Propranolol treatment of infantile hemangioma is not associated with psychological problems at 7 years of age
Concern has been raised about the potential long-term effects of propranolol treatment for infantile hemangioma (IH).Objectives
We sought to assess psychologic (social, emotional, behavioral, and executive) functioning in children treated with propranolol for IH.Methods
Twenty-seven patients with IH (6.1-7.6 years of age) treated with propranolol for ≥6 months during infancy, and without other developmental risk factors, were recruited. Parents completed the Behavior Rating Inventory of Executive Function, Social Emotional Questionnaire, Child Behavior Checklist, and Strengths and Difficulties Questionnaire. For each questionnaire, the number of patients with abnormal scores, based on established cutoff points, was calculated.Results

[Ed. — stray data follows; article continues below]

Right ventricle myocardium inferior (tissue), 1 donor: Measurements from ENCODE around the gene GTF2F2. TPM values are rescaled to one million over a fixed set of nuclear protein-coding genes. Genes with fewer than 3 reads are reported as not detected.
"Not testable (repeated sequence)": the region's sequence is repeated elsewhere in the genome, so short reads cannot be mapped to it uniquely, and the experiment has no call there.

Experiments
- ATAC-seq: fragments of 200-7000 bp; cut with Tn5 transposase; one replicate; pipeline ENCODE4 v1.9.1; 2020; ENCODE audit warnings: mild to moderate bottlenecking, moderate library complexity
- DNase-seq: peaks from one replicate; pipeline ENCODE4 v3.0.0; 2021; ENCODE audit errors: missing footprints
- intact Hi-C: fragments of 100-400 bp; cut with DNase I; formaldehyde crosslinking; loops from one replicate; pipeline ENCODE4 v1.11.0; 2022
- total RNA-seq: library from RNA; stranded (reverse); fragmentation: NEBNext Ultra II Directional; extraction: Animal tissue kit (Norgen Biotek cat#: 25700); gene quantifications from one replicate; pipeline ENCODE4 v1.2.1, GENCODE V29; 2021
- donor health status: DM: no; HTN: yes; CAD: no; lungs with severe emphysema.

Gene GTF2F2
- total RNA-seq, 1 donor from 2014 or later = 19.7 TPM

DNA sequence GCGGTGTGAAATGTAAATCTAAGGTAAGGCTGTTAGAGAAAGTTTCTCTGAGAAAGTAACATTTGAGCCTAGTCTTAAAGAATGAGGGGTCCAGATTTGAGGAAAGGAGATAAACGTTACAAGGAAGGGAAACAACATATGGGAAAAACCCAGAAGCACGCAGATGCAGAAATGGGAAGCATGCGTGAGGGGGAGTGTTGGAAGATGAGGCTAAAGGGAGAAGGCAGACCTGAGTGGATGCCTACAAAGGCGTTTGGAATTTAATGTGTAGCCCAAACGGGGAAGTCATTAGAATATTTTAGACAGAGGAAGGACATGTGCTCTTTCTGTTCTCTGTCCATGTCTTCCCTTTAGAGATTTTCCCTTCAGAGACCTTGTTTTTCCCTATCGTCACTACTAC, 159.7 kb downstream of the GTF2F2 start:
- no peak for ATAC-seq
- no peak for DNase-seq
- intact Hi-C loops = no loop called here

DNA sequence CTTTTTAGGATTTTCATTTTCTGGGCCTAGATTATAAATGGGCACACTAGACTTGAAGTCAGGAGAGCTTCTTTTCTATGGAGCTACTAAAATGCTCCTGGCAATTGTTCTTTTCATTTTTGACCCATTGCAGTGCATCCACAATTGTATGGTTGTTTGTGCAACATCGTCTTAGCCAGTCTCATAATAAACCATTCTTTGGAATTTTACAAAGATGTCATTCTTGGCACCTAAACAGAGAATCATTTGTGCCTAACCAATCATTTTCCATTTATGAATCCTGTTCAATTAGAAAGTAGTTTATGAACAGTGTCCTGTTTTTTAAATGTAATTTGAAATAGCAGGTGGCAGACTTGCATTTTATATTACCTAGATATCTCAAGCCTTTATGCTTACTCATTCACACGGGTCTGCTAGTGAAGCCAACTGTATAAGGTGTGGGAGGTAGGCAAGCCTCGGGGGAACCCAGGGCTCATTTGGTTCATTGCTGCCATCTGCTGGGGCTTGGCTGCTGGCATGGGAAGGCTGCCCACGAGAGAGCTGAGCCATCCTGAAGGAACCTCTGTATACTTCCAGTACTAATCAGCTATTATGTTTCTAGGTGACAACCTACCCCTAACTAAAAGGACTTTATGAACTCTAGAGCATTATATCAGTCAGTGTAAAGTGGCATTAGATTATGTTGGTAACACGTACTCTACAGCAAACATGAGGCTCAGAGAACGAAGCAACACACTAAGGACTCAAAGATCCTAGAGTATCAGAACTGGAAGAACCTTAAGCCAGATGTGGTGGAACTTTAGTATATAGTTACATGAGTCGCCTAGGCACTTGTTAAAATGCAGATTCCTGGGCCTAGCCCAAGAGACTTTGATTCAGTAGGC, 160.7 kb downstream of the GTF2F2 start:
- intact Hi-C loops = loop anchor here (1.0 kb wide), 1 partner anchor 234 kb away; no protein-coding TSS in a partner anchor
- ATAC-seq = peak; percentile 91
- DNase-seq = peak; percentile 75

Only 1 child (3.7%) scored outside the normal range. The Hemangioma Severity Scale did not correlate with psychologic problems in these patients. Longer treatment duration was found to correlate with less attention-deficit hyperactivity disorder (ADHD) characteristics (ρ = −0.476; P = .012) and better executive functioning (ρ = −0.466; P = .014).Limitations
Exclusion of children born at gestational age <36 weeks or small for gestational age, no reference group and relatively small study size.Conclusion
We found no increased risk for psychologic problems at age 7 in IH patients treated with propranolol.